Hold off on the megadoses of antioxidant vitamins like C and E. A study by researchers at Cedars-Sinai Heart Institute shows that you can overdose on these health aids, and the result could be mutated stem cells that cause cancer.
There's no cause for alarm if you're staying within suggested doses of your vitamins or nutritional supplements. This study looked only at what happens when people take much more than the standard amounts of antioxidants.
Researcher Eduardo Marbán and his colleagues' stumbled on the antioxidant problem while they were researching tissue engineering for human hearts. Using stem cells, Marbán and his team are working on a way to grow heart tissue to repair damage caused by heart attacks. Patients who suffer from damaged hearts undergo two quick procedures: First, the researchers collect a few cells from the patients' hearts that will be used to grow the replacement tissue; Second, the new tissue is injected, with no dangers of rejection since it's grown from the patients' own body.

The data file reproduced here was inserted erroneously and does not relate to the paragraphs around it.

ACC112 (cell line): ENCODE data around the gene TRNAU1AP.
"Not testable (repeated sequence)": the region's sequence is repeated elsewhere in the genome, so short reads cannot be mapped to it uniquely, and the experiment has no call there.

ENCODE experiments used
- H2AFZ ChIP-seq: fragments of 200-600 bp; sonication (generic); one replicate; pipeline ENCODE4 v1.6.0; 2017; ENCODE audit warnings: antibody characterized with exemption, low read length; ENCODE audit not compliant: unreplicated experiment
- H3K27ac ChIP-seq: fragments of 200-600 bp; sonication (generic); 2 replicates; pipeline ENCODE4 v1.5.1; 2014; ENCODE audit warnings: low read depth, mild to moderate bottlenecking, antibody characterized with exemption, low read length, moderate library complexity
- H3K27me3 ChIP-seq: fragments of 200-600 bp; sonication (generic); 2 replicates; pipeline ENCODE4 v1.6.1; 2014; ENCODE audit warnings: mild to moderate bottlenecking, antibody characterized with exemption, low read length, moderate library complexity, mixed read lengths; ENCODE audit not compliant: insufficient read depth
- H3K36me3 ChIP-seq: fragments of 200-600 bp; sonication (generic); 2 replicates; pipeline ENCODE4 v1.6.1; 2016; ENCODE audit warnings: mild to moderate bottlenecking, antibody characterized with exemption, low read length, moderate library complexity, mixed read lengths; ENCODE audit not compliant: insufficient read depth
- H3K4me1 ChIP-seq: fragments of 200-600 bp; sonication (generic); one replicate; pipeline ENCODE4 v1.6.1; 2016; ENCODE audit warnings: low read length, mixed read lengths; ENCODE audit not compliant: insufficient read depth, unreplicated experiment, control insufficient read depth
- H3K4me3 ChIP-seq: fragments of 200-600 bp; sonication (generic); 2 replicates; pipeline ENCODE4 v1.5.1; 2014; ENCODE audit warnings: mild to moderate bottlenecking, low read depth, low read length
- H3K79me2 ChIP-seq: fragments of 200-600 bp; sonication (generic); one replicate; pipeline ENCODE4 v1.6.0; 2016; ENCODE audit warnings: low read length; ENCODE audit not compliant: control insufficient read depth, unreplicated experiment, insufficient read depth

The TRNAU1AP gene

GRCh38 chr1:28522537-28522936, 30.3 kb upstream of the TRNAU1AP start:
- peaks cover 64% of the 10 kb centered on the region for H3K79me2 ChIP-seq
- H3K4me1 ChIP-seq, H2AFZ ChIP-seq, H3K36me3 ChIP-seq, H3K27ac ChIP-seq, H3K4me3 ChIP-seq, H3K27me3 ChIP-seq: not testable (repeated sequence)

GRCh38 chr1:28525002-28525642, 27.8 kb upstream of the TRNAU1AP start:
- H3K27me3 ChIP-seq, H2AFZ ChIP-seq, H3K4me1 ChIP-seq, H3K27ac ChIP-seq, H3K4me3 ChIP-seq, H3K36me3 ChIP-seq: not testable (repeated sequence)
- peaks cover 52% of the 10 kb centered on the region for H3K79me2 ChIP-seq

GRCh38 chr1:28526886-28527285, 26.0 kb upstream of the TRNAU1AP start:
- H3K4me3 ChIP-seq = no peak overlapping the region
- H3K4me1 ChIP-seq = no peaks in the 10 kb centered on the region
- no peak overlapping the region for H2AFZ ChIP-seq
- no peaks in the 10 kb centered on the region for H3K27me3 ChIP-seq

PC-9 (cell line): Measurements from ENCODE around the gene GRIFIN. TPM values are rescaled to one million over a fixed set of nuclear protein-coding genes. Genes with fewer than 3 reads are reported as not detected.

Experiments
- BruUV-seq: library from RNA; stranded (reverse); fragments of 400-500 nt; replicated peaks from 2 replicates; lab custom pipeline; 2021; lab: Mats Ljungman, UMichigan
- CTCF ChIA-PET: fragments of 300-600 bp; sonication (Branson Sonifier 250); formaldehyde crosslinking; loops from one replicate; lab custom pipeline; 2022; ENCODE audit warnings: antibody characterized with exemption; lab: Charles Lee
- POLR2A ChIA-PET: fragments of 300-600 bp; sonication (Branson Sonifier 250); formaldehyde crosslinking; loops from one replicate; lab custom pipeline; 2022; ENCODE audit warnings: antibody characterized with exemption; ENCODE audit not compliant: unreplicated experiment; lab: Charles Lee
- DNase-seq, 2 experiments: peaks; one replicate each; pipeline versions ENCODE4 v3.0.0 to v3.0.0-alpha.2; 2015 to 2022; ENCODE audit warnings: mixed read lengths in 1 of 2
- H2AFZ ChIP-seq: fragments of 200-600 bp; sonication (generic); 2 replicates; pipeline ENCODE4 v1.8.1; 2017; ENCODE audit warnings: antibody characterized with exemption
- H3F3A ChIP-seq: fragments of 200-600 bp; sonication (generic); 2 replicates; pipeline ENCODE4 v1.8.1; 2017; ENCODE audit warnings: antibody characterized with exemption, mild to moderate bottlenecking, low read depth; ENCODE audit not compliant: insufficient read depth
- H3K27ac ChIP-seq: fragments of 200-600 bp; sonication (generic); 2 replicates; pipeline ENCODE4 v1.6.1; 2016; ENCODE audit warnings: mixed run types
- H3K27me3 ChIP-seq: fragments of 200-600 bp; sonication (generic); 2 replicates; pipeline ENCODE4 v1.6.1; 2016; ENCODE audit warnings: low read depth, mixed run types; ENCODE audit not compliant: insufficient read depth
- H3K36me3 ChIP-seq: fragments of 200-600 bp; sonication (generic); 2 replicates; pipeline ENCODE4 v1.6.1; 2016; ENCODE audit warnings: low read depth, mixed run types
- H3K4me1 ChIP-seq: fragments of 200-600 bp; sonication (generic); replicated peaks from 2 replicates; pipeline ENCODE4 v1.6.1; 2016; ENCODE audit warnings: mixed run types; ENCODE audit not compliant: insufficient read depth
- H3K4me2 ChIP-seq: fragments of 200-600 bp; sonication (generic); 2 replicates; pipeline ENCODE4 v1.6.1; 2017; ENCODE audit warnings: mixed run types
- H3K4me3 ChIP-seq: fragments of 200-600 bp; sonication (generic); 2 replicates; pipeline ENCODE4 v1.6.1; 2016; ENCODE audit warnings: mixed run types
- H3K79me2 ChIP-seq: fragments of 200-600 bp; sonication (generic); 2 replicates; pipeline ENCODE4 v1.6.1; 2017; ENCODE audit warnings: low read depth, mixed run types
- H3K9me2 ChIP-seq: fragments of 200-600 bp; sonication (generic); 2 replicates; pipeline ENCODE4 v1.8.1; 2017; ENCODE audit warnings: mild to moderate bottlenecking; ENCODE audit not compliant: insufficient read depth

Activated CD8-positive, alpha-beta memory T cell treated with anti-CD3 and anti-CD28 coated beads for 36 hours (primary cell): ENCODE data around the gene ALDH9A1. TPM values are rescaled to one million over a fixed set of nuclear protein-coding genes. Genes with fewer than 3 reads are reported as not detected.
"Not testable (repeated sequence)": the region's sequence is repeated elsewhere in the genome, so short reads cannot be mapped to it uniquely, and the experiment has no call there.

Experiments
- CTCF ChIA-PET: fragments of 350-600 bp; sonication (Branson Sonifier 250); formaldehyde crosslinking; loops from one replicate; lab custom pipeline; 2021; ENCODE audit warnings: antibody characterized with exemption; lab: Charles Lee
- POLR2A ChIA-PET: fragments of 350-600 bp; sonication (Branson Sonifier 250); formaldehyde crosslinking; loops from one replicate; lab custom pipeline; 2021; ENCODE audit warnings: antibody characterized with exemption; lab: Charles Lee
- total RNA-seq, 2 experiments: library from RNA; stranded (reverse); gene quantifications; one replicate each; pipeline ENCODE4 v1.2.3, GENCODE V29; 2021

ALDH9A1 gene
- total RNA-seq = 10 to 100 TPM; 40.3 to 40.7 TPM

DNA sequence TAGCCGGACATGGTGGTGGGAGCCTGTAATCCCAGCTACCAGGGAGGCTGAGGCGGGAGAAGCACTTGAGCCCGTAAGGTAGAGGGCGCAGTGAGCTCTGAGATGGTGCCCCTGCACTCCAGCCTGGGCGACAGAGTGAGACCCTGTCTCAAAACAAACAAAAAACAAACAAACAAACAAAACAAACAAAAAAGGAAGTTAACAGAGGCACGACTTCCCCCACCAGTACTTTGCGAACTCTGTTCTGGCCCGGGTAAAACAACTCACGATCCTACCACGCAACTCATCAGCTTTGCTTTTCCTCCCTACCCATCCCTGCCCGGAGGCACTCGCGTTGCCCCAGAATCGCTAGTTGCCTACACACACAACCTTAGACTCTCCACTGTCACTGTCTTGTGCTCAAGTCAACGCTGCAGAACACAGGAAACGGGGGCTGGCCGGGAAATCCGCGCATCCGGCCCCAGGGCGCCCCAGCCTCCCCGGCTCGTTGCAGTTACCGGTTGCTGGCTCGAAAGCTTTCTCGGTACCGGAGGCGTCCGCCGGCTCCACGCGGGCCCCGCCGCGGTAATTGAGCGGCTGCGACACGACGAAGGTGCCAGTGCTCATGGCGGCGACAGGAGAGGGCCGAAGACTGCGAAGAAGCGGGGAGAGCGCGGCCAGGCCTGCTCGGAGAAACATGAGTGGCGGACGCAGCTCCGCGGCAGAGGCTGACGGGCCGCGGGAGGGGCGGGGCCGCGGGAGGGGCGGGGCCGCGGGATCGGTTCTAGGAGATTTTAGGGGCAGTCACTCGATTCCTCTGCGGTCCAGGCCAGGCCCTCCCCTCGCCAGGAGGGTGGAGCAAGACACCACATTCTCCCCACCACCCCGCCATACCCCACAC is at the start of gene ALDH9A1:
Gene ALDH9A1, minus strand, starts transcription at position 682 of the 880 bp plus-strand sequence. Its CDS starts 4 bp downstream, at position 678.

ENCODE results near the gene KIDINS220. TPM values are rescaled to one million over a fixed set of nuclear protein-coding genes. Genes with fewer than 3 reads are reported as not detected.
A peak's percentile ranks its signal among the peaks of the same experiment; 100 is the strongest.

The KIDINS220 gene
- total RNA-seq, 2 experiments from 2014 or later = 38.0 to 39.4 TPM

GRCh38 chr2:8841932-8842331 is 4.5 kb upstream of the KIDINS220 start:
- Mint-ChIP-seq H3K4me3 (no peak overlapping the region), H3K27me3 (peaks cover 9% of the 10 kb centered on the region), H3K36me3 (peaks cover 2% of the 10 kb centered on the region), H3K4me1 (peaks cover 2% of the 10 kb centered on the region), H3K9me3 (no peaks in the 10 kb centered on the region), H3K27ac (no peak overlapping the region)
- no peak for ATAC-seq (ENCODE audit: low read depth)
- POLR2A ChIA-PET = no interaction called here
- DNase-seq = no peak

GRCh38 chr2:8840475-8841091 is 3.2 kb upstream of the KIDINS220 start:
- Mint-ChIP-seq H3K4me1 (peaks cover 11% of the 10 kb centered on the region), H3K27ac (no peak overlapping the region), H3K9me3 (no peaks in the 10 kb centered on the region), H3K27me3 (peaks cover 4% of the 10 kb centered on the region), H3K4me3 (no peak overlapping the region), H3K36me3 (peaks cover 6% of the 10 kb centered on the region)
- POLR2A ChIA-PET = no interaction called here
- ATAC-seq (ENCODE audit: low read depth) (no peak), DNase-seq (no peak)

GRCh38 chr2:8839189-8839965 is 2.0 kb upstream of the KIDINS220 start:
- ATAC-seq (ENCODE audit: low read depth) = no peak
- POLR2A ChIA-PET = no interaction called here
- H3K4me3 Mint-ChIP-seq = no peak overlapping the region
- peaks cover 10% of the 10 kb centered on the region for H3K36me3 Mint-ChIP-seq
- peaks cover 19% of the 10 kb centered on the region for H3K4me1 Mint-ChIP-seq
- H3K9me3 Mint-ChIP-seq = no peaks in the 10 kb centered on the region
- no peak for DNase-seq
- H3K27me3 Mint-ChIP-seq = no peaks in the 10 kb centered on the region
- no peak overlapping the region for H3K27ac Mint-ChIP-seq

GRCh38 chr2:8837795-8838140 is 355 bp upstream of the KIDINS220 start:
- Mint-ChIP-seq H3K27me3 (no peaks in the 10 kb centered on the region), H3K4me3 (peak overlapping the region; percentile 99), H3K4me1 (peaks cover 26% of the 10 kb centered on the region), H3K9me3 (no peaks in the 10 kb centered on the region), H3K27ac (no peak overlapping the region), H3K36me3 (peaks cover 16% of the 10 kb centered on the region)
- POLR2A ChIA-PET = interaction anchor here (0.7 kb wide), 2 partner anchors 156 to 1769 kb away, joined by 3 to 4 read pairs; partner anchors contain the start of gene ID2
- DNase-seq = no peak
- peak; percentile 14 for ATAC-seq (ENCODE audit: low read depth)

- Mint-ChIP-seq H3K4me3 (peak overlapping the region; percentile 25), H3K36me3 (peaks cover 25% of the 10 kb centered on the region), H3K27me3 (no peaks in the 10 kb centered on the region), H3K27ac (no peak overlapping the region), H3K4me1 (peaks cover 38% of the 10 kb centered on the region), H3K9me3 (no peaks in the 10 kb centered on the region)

According to a release about their project:
Marbán and his team accidentally discovered the danger of excessive antioxidant doses while seeking a way to reduce the genetic abnormalities that occurred naturally when the scientists sought to multiply human cardiac stem cells . . . In laboratories, stem cells are often grown in a Petri dish culture than is composed of 20 percent oxygen, whereas cells growing inside human tissue are exposed to just 3 to 5 percent oxygen. But Marbán's team of researchers became frustrated because the higher concentration of oxygen in lab-grown stem cells resulted in 9 percent of the cells being rejected because of genetic abnormalities.
"We sought to counter that oxidation problem by adding high doses of antioxidants directly to the cells," Marbán said. "That's when we made the serendipitous discovery that there is a danger zone for the cells exposed to antioxidants to develop genetic abnormalities that predispose to cancer."
This is good to know, but when will we find out the really cool stuff, like whether this project to repair damaged hearts will work? Clinical trial results on the heart procedure are expected in early 2011, so you might have a heart repaired with stem cells as early as 2012.
Full scientific paper via Stem Cells